OutSystemsDev Zone

This Is How OutSystems Decreases Development Risk

By omitting features, OutSystems decreases development risk. Yes, you read that right. To excise risk from the app delivery process, OutSystems, by design, has carefully excised parts of the development tool ecosystem. I’m going to tell you how that works. 

development risk developerI’ve Grown Accustomed to Your Workflow and Style

The languages that are most popular right now in the world of enterprise development are all C-style languages that support some form of object-oriented programming (OOP). In addition to these languages, developers have come to depend on a wide ecosystem of tools that support a fairly standardized process, from version control to continuous integration to deployment. Developers, especially experienced developers, have become quite accustomed to a particular workflow and style of doing things.

So, when these developers first take a look at OutSystems, they’re often quick to point out a lack of certain features. “You can’t bolt on external tools,” they say. Then, they mention that certain workflows and development processes are not possible. The more experienced the developers, the more vociferous they are on the topic. Ideas pop up regularly to address these “missing features,” and they often generate a fair amount of upvotes and discussion.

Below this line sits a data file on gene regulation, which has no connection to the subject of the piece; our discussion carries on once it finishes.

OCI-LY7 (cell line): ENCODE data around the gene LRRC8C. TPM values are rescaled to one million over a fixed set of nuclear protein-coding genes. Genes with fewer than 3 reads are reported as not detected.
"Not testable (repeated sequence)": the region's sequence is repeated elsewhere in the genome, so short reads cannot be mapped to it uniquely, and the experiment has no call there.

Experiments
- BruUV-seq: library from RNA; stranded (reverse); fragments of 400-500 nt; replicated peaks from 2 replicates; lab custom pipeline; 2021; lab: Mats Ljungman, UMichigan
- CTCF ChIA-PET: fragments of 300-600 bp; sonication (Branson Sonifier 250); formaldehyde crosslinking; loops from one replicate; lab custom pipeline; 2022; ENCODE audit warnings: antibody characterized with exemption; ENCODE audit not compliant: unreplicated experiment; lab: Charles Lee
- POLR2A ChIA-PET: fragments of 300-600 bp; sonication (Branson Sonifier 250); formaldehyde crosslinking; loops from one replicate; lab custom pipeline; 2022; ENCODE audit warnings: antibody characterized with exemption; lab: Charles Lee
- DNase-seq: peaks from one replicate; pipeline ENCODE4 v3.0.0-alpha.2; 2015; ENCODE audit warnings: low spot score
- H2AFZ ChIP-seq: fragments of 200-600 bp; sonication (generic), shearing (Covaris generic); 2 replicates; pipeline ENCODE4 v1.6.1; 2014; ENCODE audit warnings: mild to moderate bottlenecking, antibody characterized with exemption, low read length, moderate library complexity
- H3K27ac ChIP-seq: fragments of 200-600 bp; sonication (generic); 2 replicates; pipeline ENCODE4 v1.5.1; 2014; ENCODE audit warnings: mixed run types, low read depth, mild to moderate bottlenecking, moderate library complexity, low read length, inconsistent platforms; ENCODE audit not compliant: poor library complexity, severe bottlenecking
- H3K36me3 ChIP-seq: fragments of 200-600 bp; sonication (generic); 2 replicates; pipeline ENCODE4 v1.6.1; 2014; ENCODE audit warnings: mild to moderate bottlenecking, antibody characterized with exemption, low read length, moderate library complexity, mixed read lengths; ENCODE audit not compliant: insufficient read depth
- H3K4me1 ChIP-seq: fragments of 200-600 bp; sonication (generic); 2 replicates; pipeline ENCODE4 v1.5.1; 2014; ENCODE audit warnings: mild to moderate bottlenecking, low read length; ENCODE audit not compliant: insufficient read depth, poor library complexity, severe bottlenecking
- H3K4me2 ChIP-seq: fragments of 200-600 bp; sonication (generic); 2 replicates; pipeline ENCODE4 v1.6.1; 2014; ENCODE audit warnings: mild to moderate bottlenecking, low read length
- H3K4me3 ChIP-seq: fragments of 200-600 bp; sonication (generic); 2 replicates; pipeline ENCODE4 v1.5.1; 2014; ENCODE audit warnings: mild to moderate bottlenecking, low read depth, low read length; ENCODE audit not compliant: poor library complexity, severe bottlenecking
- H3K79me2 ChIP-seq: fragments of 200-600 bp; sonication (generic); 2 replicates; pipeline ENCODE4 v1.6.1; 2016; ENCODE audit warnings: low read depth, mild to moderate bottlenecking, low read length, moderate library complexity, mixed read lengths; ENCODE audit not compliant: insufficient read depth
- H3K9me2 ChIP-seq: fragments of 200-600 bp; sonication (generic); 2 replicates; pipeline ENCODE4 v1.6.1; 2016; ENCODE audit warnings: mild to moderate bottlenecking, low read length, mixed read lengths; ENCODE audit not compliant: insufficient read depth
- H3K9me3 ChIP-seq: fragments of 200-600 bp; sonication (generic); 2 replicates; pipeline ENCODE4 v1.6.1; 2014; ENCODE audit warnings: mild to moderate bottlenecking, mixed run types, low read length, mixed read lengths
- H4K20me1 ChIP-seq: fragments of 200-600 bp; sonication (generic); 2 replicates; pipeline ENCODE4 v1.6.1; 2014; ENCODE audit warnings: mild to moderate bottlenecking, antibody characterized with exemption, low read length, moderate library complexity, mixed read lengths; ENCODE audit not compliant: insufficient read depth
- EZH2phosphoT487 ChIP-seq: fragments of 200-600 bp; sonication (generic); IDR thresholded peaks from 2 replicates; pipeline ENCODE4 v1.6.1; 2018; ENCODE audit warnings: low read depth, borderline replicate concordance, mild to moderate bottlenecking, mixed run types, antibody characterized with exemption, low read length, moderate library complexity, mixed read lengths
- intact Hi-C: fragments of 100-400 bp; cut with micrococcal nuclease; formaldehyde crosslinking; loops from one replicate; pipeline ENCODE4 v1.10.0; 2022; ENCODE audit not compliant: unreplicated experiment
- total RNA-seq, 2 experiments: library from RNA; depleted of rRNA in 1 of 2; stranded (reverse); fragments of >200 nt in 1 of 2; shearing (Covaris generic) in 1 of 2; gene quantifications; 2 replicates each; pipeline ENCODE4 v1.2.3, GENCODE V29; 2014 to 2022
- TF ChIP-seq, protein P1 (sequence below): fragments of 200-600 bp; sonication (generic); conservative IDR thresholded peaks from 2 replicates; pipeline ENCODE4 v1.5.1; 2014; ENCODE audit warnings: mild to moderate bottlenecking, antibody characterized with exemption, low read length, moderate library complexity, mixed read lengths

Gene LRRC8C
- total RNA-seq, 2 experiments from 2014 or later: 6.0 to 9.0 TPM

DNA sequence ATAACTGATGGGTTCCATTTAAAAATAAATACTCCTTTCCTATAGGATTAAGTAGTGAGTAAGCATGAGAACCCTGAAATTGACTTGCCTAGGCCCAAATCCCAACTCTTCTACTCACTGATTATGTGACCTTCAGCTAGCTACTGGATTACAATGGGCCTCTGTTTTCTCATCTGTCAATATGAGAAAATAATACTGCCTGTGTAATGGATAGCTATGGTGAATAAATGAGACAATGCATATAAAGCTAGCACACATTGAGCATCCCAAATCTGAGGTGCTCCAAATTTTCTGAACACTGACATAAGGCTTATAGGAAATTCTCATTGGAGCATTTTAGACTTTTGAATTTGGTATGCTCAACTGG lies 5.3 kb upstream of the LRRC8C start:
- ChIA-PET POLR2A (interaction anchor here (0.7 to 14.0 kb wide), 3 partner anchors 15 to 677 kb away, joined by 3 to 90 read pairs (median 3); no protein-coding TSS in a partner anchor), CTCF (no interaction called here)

It’s About Compromise

All development systems are filled with compromises. OutSystems is a very “opinionated” development tool, with a very specific philosophy of why certain features should or should not be included in the platform. Many times, what someone sees as a “missing feature” is actually a deliberate decision based on the OutSystems design philosophy. What people are overlooking is that the “kitchen sink” development languages and tools that they are currently using are also filled with compromises.

The compromise OutSystems has explicitly made in their design philosophy is to reject features and techniques that some developers can use very well but that most developers tend to misuse, abuse, or not understand when someone else has used them. The objective is to remove as much development risk from the app delivery process as possible.

Let’s take a look at some of these “missing features” to understand why OutSystems has chosen to not implement them.

Code Branching

Code branching is great in a well-run development team, but in practice it is very easy for someone to branch on Monday with a Thursday deadline, make a ton of breaking changes to things, and no one on the team knows until Thursday morning when they merge and nothing works. The deployment gets delayed until the changes can be reconciled. By contrast, the OutSystems single-branch version control forces developers to coordinate breaking changes the moment they happen.

OOP

For every programmer who uses OOP sanely, there are a dozen developers who will start a long argument as they agonize over “should this be an interface or a class? Should this be a concrete class or an abstract class?” Or, they’ll build these disastrous mountains of objects and inheritance making every project look like a biological taxonomy chart.

Null Values

Null values are super useful. They are also one of the most common causes of bugs, right up there with automatic variable initialization:

"=" vs. "==" vs. "===" vs. "eq", and "not (0 or null) == true".

Recursive Structures